Questions about the RDM Command


I was working with the 7x7 Hilbert on my HP-28S and decided that I wanted to work with the 5x5. I placed the 7x7 in level 2, placed {5,5} in level 1, and hit RDM. I didn't get a 5x5 Hilbert. Instead I got the following

    1     1/2     1/3     1/4     1/5

1/6 1/7 1/2 1/3 1/4

1/5 1/6 1/7 1/8 1/3

1/4 1/5 1/6 1/7 1/8

1/9 1/4 1/5 1/6 1/7

Wow! I decided to follow the advice I have often given to others "When all else fails, try reading the instructions." I found that my strange result was due to the way the 28 (and the 49) does a Redimension. Quoting from HP28S Reference Manual:

"... Elements taken from array1 preserve the same row order in array2. If array2 is dimensioned to contain fewer elements than array1, excess elements from array1 at the end of the row order are discarded. ..."

Once I understood what RDM did I could get from the 7x7 to the 5x5 with the following sequence:

7x7 matrix in level 1

{ 5,7} in the display

Press RDM - Discards the bottom two rows of the 7x7

Press TRN - Moves the 6th and 7th columns to the 6th and 7th rows

{5,5} in the display

Press RDM - Discards the 6th and 7th rows, which were the 6th and 7th columns

Press TRN

I now have a 5x5 matrix using the 5x5 elements from the 7x7 matrix. Of course, when working with symmetric matrices like the Hilberts I do not have to do the final TRN.

I have two questions:

Is there an easier way to accomplish the desired task?

What is an application for the RDM function as mechanized?



Surely it would have been easier to generate the new Hilbert matrix using a(i, j) = 1 / (i + j - 1) but this spoils the fun/challenge, doesn't it?

I would imagine most people would only use it to increase the size of matrices but they have covered themselves for the reduction process. The algorithm you have used to create the 5x5 appears correct mathematically.



When I try to go the other way, say from a 5x5 to a 7x7, by placing the 5x5 in level 2, placing {7,7} in level 1 and pressing RDM I get

 1      1/2     1/3     1/4    1/5     1/2     1/3

1/4 1/5 1/6 1/3 1/4 1/5 1/6

1/7 1/4 1/5 1/6 1/7 1/8 1/5

1/6 1/7 1/8 1/9 0 0 0

0 0 0 0 0 0 0

0 0 0 0 0 0 0

0 0 0 0 0 0 0

Double Wow! But, again, reading the manual explaiins what happened:

"...If array2 is dimensioned to contain more elements than array1, the additional elements in array2 at the end of the row order are filled with zeroes ..."

You are correct in surmising that my interest in this goes beyond finding an easy way to change the dimensions of Hilbert matrices using the HP-28S. One of my interests is in collecting calculators, and I am particularly interested in those machines which exhibit characteristics of which I would say "Why in the world did the manufacturer do it that way?" An obvious example is "Why did TI make the TI-59 with a multiply that was not commutative?"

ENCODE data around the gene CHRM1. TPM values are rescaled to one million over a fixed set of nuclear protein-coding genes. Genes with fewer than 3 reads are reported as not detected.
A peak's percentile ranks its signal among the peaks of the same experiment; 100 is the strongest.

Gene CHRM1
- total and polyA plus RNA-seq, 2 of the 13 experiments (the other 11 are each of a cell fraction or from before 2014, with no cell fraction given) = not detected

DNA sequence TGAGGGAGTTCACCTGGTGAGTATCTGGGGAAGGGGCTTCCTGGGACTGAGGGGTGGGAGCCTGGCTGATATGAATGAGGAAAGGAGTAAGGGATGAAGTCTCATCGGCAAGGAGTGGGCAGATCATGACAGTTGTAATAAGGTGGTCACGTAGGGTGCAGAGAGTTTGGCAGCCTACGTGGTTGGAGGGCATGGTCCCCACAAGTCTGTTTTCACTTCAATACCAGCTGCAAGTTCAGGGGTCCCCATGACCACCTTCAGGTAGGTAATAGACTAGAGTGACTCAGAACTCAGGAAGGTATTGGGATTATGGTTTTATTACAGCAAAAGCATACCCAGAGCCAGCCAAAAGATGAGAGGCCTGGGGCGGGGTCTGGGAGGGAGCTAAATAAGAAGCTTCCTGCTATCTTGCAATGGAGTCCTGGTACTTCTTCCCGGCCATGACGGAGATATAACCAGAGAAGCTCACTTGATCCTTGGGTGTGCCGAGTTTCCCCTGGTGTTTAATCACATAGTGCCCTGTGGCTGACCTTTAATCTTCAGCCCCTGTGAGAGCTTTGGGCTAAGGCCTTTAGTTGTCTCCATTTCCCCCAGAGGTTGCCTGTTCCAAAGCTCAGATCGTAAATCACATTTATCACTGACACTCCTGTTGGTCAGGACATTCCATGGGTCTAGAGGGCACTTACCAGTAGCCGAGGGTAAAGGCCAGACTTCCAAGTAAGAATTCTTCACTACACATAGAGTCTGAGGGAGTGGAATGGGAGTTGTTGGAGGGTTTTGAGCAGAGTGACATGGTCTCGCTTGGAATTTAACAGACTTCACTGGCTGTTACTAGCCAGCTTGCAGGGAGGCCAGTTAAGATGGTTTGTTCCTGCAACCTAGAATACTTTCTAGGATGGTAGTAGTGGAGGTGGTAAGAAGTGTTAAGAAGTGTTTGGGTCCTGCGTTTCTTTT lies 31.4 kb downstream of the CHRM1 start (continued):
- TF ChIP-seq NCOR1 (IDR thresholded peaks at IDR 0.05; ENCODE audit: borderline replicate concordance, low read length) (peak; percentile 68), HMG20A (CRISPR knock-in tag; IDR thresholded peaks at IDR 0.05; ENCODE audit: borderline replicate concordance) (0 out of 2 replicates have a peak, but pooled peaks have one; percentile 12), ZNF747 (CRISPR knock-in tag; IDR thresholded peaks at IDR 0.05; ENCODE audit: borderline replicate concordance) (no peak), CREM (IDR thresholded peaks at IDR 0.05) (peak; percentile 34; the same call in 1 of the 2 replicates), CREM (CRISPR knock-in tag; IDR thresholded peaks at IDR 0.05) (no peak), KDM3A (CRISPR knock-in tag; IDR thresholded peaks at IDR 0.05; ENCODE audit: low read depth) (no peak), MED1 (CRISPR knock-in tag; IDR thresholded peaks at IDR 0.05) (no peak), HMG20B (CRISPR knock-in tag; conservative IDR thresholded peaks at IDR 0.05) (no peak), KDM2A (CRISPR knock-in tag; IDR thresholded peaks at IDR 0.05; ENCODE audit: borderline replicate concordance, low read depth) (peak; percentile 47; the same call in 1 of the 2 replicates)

The Dimension command (dim) in machines such as the TI-83+ and TI-85 does redimensioning as I would expect. The RDM command in machines such as the HP-28S and HP-49G doesn't. So I am asking "Does anyone know of an application where the RDM mechanization makes sense?"


I cannot think why it is done like this. The algorithm seems to be very naive.


It makes sense only from an implementation standpoint. Bear in mind that internally, a matrix is stored as a one-dimensional array; depending on the platform or programming language you're using, that array can be organized in "row-major" or "column-major" order.

For example, the matrix

  1   2   3
1 4 9

Would be stored as [ 1 2 3 1 4 9 ] in row-major order, or as [ 1 1 2 4 3 9 ] in column-major order.

The HP-28 and 48 series, and the HP-42S, store matrices in row-major order. The behavior of the RDM function (DIM on the 42S) that you describe is caused by the fact that these machines only resize the array, but don't make any effort to keep matrix elements at the same row/column positions.

- Thomas


I think the conclusion is that RDM is great for 1 dimensional arrays otherwise use with care.

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